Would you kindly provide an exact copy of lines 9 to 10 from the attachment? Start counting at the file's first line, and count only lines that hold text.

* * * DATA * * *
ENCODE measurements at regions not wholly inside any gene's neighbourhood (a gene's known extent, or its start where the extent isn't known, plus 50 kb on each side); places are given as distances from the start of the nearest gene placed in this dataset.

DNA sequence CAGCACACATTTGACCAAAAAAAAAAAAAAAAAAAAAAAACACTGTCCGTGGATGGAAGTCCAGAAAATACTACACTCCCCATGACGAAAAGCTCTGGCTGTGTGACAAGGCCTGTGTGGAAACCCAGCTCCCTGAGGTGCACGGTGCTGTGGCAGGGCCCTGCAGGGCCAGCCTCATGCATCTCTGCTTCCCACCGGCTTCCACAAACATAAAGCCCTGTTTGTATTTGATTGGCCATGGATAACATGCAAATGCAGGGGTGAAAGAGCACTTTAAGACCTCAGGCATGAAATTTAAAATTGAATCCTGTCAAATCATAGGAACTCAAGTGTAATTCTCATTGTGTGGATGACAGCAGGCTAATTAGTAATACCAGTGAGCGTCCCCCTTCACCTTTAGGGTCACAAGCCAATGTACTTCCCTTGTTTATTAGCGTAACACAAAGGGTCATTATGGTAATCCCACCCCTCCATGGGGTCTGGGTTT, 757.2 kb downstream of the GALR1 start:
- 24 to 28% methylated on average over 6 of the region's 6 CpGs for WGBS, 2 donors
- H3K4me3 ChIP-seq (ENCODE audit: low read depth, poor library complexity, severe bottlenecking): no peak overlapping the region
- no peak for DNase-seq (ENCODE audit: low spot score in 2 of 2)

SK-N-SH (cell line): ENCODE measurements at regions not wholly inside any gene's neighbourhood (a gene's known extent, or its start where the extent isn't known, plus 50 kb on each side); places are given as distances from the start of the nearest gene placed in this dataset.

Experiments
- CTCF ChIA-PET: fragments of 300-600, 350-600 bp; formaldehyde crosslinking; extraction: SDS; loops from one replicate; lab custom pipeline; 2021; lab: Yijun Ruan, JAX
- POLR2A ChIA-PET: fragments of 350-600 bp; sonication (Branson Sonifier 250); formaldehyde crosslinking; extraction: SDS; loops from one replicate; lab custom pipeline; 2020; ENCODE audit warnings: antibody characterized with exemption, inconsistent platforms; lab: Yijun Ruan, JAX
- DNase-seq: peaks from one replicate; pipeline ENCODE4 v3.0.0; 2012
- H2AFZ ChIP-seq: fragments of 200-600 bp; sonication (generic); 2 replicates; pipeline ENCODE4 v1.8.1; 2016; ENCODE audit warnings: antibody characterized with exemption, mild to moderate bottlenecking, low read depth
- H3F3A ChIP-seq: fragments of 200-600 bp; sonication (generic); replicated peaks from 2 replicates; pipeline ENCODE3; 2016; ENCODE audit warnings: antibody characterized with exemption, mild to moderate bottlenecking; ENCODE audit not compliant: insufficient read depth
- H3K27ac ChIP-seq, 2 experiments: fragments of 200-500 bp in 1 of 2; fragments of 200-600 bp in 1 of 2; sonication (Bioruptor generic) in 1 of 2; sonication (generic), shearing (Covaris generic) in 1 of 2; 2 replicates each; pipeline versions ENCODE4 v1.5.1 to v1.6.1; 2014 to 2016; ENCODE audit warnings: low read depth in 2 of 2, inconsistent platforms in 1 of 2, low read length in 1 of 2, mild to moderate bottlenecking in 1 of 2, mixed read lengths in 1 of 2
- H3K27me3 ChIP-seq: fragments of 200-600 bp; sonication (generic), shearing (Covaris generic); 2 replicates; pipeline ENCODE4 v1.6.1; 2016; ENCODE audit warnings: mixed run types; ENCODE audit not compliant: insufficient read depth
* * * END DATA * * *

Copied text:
- POLR2A ChIA-PET: fragments of 350-600 bp; sonication (Branson Sonifier 250); formaldehyde crosslinking; extraction: SDS; loops from one replicate; lab custom pipeline; 2020; ENCODE audit warnings: antibody characterized with exemption, inconsistent platforms; lab: Yijun Ruan, JAX
- DNase-seq: peaks from one replicate; pipeline ENCODE4 v3.0.0; 2012